Budget & Finance

Two Decades After Landmark Spending Bill, Mass. Seeks Review of K-12 Budget

By Andrew Ujifusa — October 20, 2014 1 min read
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When I interviewed Superintendent of Public Instruction Tom Torlakson as part of our coverage of the state chief’s race he mentioned California’s relatively low per-student spending as a reason why Golden State students continued to lag behind their counterparts elsewhere. He highlighted Massachusetts (among others) as a state he said spends a higher and more appropriate amount per student on K-12 and has strong academic results to show for it.

So it’s noteworthy that for the first time in about 15 years, Massachusetts lawmakers will review the state’s landmark Education Reform Act of 1993 to consider significant changes to how school funding works in the Bay State. In the fiscal 2015 budget, state legislators revived a budget commission to look at how education spending works and began meeting earlier this month, the Boston Globe reported.

In its “Quality Counts” report for 2014, Education Week ranked Massachusetts 14th in terms of per-student spending, using 2011 figures. However, among states with highly ranked school finance systems, we noted that Massachusetts was using only 3.6 percent of its taxable resources on education, the lowest of the top 14 states in terms of their “Quality Counts” grade regardinG their K-12 finance systems.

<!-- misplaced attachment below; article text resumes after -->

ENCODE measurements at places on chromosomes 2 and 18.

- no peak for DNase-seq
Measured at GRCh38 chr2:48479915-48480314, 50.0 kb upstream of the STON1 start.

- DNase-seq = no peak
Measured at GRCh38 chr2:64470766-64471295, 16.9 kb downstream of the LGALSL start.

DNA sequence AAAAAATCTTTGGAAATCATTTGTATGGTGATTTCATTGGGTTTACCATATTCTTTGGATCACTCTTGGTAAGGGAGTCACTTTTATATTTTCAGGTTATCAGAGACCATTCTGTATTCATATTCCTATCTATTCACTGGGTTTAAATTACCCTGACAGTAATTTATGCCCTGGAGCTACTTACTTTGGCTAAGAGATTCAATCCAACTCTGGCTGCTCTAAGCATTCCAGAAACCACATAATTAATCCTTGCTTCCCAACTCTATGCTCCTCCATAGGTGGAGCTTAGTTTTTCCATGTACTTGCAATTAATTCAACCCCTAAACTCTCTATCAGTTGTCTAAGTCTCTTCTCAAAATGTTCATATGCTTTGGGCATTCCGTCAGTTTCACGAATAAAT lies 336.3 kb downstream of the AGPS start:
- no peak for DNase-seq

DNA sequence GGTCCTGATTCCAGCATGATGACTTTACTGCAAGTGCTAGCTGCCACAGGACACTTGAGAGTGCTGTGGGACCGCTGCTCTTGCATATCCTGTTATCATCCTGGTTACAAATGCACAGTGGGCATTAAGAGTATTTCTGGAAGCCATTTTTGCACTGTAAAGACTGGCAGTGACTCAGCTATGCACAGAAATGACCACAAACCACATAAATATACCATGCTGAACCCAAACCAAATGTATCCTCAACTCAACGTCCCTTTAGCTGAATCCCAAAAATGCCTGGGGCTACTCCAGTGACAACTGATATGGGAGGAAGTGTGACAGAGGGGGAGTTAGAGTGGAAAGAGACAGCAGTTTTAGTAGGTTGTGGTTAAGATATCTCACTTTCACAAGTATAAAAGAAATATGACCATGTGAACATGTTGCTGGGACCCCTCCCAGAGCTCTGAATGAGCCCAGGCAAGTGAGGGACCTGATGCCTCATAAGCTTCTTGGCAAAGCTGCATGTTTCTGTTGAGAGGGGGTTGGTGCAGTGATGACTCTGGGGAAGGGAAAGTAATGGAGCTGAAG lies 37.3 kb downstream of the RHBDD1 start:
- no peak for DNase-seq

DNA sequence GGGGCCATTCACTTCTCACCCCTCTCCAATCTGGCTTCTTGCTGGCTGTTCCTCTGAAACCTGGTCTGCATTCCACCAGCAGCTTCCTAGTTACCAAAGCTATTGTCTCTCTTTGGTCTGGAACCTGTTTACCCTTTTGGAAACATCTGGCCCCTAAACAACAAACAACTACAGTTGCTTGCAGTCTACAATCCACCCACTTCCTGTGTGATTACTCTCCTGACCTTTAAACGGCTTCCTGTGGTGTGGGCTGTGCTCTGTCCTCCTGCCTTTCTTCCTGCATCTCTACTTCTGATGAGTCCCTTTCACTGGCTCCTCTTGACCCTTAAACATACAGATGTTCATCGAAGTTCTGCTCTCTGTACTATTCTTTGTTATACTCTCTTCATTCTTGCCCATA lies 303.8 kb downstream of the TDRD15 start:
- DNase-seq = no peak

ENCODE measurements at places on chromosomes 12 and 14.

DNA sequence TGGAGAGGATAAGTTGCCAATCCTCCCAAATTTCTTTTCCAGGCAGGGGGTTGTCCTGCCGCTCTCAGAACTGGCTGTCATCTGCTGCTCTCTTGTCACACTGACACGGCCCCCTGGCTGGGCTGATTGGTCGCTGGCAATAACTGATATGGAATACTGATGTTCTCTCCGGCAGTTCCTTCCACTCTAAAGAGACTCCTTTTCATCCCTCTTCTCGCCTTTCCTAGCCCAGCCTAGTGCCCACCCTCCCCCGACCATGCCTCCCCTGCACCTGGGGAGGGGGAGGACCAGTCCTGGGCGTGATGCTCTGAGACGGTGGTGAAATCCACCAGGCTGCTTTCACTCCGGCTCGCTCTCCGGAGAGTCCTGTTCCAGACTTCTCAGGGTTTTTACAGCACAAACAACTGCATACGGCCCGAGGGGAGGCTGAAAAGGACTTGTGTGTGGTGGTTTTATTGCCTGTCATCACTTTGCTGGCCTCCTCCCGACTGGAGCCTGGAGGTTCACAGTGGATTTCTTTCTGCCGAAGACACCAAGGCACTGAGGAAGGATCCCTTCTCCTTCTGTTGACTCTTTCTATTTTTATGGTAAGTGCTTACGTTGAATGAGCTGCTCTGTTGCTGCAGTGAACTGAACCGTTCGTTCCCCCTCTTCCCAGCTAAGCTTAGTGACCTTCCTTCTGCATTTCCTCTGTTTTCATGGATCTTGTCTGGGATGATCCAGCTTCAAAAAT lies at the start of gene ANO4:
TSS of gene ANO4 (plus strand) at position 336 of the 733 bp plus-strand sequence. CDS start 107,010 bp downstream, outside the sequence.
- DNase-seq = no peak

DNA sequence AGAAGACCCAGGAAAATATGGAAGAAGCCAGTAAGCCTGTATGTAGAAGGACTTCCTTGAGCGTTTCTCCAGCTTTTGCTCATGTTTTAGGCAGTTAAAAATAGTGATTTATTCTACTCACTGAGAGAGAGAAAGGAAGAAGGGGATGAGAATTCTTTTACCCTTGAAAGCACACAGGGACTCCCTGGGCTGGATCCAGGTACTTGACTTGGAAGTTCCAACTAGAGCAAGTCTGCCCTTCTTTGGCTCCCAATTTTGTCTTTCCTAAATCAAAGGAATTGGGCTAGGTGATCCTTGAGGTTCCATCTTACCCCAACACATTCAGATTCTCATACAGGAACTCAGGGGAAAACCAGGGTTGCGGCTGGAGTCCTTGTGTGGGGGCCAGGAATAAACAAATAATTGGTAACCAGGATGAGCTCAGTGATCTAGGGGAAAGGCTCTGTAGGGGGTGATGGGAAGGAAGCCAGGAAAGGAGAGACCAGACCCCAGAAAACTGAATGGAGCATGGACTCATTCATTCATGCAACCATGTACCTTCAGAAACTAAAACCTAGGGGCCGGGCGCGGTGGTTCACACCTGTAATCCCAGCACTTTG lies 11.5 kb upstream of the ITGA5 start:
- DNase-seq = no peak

Many are hoping that a new formula will bring a significant boost to spending. The Massachusetts Budget and Policy Center, for example, notes that for the first several years after the Education Reform Act was passed, basic aid in the state’s funding formula (called Chapter 70 spending) rose steadily, but then leveled off and has been idling its motor for some time:

The formula has lagged particularly badly when it comes to accounting for districts’ special education costs, as well as employee health care benefits, according to the group: “While Ed Reform established a new funding mechanism in 1993, the state has made few mid-course adjustments during the intervening twenty years, ultimately hampering many districts’ ability to make direct classroom investments outlined in the original foundation budget.”

One local school board member, Nancy Gallivan, described her district’s need for a new perspective on resources to the Globe this way: “When the law first took effect in 1993, in our district we were fund-raising to get a few computers into every classroom. But now you could not have classrooms without Internet capacity.”

A version of this news article first appeared in the State EdWatch blog.